The research goal to study antibacterial activity of Vanadium, Cadmium and Silver complexes with ligands derived from Sulfamethoxazole and Trimethoprim.
Figure (1). Structural formula of (SMX)
Figure (2). Structural formula of (TMP)

2. Experimental

Physical measurement
Elemental C.H.N.S analysis were carried out on a EM-017mth instrument, the FT-IR spectra in range (4000-400 cm-1) and (400-200 cm-1) were recorded by using KBr and CsI respectively, discon IR-Prestige-21, Single beam path Laser, Shimadzu Fourier Transform infrared Spectrophotometer, UV-Visible spectra were measured using UV-1650PC Shimadzu, range (200-1100)nm. The magnatic susceptibility values of the complexes were obtained at room temperature using Magnatic Suscceptibility Balance of Johanson mattey catalytic system division, while atomic absorption measurements were obtained by using Shimadzu Atomic Absorption at (680) Flame Spectrophotometer. The conductivity values of the complexes were measured by using 0.001M DMF as a solvent, (WTW) Conductometer. Melting point apparatus of Barnstead Electrothermal BI was used to measure melting points for all the compounds.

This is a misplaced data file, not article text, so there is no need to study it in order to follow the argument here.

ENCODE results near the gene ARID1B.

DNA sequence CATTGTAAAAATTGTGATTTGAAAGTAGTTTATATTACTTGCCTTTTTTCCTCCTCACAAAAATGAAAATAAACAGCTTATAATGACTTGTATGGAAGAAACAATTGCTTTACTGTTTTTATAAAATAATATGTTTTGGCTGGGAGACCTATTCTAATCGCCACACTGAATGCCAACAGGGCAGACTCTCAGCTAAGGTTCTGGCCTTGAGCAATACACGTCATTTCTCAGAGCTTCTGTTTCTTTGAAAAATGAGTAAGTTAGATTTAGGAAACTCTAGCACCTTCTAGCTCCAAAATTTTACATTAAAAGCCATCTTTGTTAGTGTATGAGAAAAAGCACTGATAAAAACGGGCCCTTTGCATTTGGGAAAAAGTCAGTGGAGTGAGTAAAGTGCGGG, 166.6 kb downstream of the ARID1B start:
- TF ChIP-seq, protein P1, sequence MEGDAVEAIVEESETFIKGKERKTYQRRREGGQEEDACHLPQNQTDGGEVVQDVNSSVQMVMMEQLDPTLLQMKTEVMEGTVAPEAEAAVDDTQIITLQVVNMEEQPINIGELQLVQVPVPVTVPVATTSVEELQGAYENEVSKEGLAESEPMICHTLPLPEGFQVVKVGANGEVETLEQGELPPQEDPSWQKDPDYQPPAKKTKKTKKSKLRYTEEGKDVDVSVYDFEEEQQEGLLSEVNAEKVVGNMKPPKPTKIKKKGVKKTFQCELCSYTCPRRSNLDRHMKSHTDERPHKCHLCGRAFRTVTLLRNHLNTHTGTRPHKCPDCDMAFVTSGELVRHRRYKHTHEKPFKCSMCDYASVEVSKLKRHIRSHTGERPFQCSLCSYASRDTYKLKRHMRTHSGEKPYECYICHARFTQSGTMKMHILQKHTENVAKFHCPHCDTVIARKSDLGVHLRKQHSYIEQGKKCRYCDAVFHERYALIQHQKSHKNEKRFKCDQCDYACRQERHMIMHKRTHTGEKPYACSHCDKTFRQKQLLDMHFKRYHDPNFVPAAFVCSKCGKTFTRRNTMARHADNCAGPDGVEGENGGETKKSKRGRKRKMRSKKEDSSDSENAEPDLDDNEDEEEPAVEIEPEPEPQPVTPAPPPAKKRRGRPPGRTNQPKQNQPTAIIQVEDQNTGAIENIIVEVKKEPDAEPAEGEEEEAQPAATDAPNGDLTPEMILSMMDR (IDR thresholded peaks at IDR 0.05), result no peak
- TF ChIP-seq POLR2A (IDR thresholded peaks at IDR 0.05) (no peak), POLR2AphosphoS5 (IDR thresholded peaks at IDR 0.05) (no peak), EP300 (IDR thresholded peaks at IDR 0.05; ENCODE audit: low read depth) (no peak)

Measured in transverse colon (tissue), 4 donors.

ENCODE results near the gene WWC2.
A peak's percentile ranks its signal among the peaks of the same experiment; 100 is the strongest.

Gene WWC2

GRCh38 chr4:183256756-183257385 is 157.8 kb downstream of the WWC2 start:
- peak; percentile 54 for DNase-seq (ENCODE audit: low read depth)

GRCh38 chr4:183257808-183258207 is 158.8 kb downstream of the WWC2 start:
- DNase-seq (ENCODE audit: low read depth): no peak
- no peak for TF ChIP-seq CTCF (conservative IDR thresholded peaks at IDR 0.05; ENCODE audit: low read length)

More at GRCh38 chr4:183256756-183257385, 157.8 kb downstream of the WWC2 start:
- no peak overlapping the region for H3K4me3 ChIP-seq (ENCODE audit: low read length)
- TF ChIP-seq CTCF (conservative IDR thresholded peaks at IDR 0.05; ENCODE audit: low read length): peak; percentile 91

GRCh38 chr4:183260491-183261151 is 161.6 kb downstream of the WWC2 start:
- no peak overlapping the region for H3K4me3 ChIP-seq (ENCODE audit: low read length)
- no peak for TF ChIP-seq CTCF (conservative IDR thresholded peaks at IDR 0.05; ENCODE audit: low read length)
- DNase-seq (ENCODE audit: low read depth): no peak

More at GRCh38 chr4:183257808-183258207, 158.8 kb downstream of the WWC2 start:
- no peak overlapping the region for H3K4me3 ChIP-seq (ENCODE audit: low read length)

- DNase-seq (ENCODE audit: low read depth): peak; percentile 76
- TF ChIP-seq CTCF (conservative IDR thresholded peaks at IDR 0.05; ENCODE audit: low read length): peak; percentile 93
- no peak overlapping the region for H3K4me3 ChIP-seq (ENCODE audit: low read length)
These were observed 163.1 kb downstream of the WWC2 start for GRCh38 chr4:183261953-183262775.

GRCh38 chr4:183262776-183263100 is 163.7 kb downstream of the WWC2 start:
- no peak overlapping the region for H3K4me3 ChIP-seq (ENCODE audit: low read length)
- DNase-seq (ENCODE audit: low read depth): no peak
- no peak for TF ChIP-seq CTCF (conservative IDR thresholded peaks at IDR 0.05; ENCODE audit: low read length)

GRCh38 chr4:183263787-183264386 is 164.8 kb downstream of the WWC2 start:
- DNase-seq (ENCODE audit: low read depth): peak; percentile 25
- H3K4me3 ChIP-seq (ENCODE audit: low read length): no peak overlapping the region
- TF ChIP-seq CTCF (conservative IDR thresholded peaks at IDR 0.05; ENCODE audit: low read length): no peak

Materials and methods synthesis of metal complexes
An ethanolic solution of the sulphamethoxazole as a primary (L1)1mmole (0.2533)gm and 1mmole (0.29032)gm of trimethoprim (L2) as a co-ligand, were added slowly, into warm ethanolic solution of metal salts 1mmole [VOSO4.H2O (0.1809gm), AgNO3 (0.16987gm) and Cd(NO3)2.4H2O (0.3084gm)]. The mixture solution was heated and refluxed with stirring for about (2.5-3)hr. The colored precipitates were filtered, washed several times with ethanol and finally ether, and dried using desiccators. The ligands and their metal complexes were characterized by physical and analytical methods such as flame atomic absorption, elemental analysis C.H.N.S, FT-IR, UV-Vis Spectroscopy, conductivity and magnetic susceptibility measurements.